The instructor is competent. Callum points out that the ‘professionalism [of instructors] is second-to-none and their desire to do the best they can for their students is admirable’. I think we have to accept that, as with most things, there are some people who will be naturally good instructors and others that require further development. Skills and knowledge don’t appear to be a problem as a general rule, though currency in knowledge can occasionally appear as a factor in the instructional staff. I would hazard a guess that the same still applies in the academic profession, where teachers have years of specific training. I also observe that instructors have a good-enough understanding of modern methods of teaching, and I believe we are at a point that all we need now are the tools to take high-quality training even further. It’s great to see DG TRADOC’s comments to Callum’s article that a ‘Training Transformation’ is underway, as well as improvements in instructor development, as the building-blocks to an even better training system are already in place.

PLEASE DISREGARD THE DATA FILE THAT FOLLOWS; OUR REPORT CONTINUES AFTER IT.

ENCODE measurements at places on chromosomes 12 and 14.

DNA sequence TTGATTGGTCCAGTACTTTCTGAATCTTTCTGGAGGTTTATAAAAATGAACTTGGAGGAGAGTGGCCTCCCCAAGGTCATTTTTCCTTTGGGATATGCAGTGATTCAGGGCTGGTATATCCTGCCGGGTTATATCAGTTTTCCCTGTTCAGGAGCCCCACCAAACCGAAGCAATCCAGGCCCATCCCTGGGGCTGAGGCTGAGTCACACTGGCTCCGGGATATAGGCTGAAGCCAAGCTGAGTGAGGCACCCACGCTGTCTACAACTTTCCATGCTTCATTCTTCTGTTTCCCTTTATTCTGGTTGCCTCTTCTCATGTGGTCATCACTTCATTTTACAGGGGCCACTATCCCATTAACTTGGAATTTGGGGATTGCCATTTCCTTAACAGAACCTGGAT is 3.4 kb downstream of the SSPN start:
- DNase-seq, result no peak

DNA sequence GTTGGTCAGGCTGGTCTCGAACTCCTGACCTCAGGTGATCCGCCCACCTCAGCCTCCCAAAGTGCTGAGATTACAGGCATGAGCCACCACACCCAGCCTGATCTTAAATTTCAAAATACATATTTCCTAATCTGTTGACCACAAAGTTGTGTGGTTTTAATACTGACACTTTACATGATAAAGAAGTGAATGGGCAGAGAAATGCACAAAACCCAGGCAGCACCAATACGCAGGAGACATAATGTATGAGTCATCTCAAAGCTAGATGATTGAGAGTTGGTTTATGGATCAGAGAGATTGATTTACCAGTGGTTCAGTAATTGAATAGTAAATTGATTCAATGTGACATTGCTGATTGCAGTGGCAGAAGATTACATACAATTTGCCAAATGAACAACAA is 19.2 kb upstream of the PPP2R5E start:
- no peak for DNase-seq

I admit I have digressed from the topic at times throughout this article. However, I felt that as a Chief Instructor it was worth offering my experiences in training soldiers and officers, just as I reflect on my own responsibility to steward and prepare the instructors of ASLO. We all recognise that individual training is a small piece of the total training received by Army’s soldiers and officers, but a tremendously important one at that. It can’t be separated from training at other echelons including in the collective environment, nor can problems in one area be addressed without considering others. As they say, ‘it takes a village to raise a child.’ Nonetheless, Callum is right in asserting that we need to develop our instructors, just as our instructors develop others. We can always work on improving the learning environment but we shouldn’t abandon the impactful teaching methods we use today, some of which we’ve been using for decades. What we need to do most of all, is give our instructors an opportunity to practice supported by whatever resources we can practically and practicably deliver to them. After all, instructors are students as well.